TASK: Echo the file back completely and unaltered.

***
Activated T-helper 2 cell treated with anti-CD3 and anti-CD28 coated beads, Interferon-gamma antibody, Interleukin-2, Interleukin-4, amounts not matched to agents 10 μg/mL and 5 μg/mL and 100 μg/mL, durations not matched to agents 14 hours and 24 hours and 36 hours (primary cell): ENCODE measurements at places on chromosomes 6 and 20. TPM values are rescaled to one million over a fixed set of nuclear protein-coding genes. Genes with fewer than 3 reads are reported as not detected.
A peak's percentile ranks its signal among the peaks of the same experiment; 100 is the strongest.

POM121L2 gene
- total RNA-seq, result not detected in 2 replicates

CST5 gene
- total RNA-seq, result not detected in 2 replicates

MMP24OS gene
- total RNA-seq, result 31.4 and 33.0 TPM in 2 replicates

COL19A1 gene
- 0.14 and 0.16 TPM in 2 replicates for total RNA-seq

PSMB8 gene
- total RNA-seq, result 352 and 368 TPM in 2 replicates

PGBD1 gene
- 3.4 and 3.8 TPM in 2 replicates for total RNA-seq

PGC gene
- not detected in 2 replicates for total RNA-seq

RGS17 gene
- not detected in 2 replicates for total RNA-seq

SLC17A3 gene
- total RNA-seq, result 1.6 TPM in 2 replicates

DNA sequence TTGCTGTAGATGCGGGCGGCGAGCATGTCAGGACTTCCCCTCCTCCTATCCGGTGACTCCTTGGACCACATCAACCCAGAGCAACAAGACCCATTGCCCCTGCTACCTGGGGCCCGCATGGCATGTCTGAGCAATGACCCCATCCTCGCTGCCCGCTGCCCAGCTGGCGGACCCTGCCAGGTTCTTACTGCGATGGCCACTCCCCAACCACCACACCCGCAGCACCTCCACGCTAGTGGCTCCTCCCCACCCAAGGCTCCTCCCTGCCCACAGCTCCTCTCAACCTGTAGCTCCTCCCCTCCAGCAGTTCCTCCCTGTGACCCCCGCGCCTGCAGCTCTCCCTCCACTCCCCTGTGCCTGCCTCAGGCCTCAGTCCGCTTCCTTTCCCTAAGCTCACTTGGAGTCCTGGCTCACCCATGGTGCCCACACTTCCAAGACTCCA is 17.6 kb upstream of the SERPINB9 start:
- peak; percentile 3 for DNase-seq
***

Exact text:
Activated T-helper 2 cell treated with anti-CD3 and anti-CD28 coated beads, Interferon-gamma antibody, Interleukin-2, Interleukin-4, amounts not matched to agents 10 μg/mL and 5 μg/mL and 100 μg/mL, durations not matched to agents 14 hours and 24 hours and 36 hours (primary cell): ENCODE measurements at places on chromosomes 6 and 20. TPM values are rescaled to one million over a fixed set of nuclear protein-coding genes. Genes with fewer than 3 reads are reported as not detected.
A peak's percentile ranks its signal among the peaks of the same experiment; 100 is the strongest.

POM121L2 gene
- total RNA-seq, result not detected in 2 replicates

CST5 gene
- total RNA-seq, result not detected in 2 replicates

MMP24OS gene
- total RNA-seq, result 31.4 and 33.0 TPM in 2 replicates

COL19A1 gene
- 0.14 and 0.16 TPM in 2 replicates for total RNA-seq

PSMB8 gene
- total RNA-seq, result 352 and 368 TPM in 2 replicates

PGBD1 gene
- 3.4 and 3.8 TPM in 2 replicates for total RNA-seq

PGC gene
- not detected in 2 replicates for total RNA-seq

RGS17 gene
- not detected in 2 replicates for total RNA-seq

SLC17A3 gene
- total RNA-seq, result 1.6 TPM in 2 replicates

DNA sequence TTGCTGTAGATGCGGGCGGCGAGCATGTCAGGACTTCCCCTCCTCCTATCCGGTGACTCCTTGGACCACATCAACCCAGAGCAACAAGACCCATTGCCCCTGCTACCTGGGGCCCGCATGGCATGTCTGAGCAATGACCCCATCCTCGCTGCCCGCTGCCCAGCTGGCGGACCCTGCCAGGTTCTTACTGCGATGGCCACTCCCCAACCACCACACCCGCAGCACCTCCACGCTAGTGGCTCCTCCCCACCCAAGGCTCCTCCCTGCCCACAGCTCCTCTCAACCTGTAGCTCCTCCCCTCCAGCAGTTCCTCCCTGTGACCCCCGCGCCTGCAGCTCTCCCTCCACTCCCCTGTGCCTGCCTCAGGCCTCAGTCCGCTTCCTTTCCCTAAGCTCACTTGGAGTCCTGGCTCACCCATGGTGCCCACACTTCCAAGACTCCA is 17.6 kb upstream of the SERPINB9 start:
- peak; percentile 3 for DNase-seq